Facebook should have country-specific community guidelines for India: Ravi Shankar Prasad

In a strongly-worded letter to Facebook CEO Mark Zuckerberg, the Union Minister raised concerns about vested interests within the company who are silencing right-of-centre ideologies

e4m by exchange4media Staff
Updated: Sep 2, 2020 9:33 AM
Ravi Shankar Prasad Mark Zuckerberg

The Union Minister of Law and Justice, Electronics and Information Technology and Communications  Ravi Shankar Prasad has penned a letter to Facebook CEO Mark Zuckerberg, highlighting alleged interference of the tech giant's employees in "India's political process through gossips, whispers and innuendos." Prasad contended that a certain group of employees at Facebook were colluding with the international media in tarnishing the image of India's democratic processes and exhibiting bias towards certain ideologies.

He also pointed out that there were concerted efforts by Facebook India management to delete pages or reduce the reach of posts that are supportive of right-of-centre views during the 2019 General Elections. Prasad also alleged that the affected users were also denied "no recourse or right of appeal." The instances of "bias and inaction" are an outcome of certain individuals' dominant political beliefs, according to him.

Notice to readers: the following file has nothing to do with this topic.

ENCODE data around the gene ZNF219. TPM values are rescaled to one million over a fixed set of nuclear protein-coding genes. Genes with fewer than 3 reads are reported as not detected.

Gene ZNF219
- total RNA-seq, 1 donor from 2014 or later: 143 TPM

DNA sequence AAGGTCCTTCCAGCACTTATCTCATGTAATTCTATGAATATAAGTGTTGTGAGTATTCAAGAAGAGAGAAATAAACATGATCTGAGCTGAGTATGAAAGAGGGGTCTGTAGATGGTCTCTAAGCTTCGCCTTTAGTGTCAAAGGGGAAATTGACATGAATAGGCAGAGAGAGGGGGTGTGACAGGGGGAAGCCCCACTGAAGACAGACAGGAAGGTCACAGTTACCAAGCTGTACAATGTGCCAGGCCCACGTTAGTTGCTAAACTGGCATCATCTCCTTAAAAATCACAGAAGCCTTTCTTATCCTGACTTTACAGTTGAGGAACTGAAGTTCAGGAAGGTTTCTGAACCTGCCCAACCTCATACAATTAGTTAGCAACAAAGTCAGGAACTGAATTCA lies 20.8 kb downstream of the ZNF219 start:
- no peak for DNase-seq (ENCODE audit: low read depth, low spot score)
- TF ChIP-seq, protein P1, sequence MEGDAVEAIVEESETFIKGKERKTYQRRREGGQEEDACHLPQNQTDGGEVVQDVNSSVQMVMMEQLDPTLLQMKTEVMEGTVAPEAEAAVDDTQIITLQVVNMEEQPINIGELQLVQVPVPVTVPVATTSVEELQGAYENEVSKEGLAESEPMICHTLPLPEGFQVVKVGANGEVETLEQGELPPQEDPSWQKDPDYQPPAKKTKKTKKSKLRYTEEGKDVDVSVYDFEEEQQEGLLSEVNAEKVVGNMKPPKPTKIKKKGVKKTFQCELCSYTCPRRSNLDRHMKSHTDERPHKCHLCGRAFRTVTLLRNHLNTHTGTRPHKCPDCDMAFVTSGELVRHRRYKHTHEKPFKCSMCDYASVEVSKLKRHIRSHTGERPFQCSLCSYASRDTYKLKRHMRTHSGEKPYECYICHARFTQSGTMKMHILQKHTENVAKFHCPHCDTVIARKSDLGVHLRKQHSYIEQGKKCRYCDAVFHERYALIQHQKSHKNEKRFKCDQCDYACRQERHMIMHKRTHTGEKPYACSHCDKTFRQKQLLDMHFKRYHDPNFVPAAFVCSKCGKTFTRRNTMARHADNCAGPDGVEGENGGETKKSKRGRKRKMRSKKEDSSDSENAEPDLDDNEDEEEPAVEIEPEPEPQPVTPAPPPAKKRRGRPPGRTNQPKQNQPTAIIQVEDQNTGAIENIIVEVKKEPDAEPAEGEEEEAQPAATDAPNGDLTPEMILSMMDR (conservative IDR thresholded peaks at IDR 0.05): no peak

"I would like to point out that there have been multiple instances recently where Facebook has been used by anarchic & radical elements, whose sole aim is to destroy social order, to recruit people and to assemble them for violence. However, we are yet to see any meaningful action against such elements. Is this action also held back by the same vested interest groups who have an incentive in stoking political violence in India?" read the letter.

The letter alluded to Wall Street Journal's allegations that Facebook's policy head Ankhi Das showed clear political bias towards the ruling BJP, citing her recent soft stance against a BJP leader's post and an internal message she sent out in 2014 after the party won the general elections.

Calling Facebook a "transnational digital platform," Prasad wrote that it should be fair, neutral and open to diverse ideologies. "Individuals working in any organization may have their individual likes and dislikes, but that must not have any bearing on the public policies and performances of the organization," he emphasised.

Prasad also raised concerns about Facebook employees going on record "abusing" the Indian Prime Minister Narendra Modi.

The letter also addressed Facebook's dependence on third-parties for fact checking. "How can Facebook absolve itself of its responsibility to protect users from misinformation and instead outsource this to shady organizations with no credibility," it read.

He wrote that Facebook Community Guidelines should acknowledge diversity and respect it. "To respect the social, religious, cultural and linguistic diversity of India, Facebook should put in place country specific Community Guidelines," he stressed.

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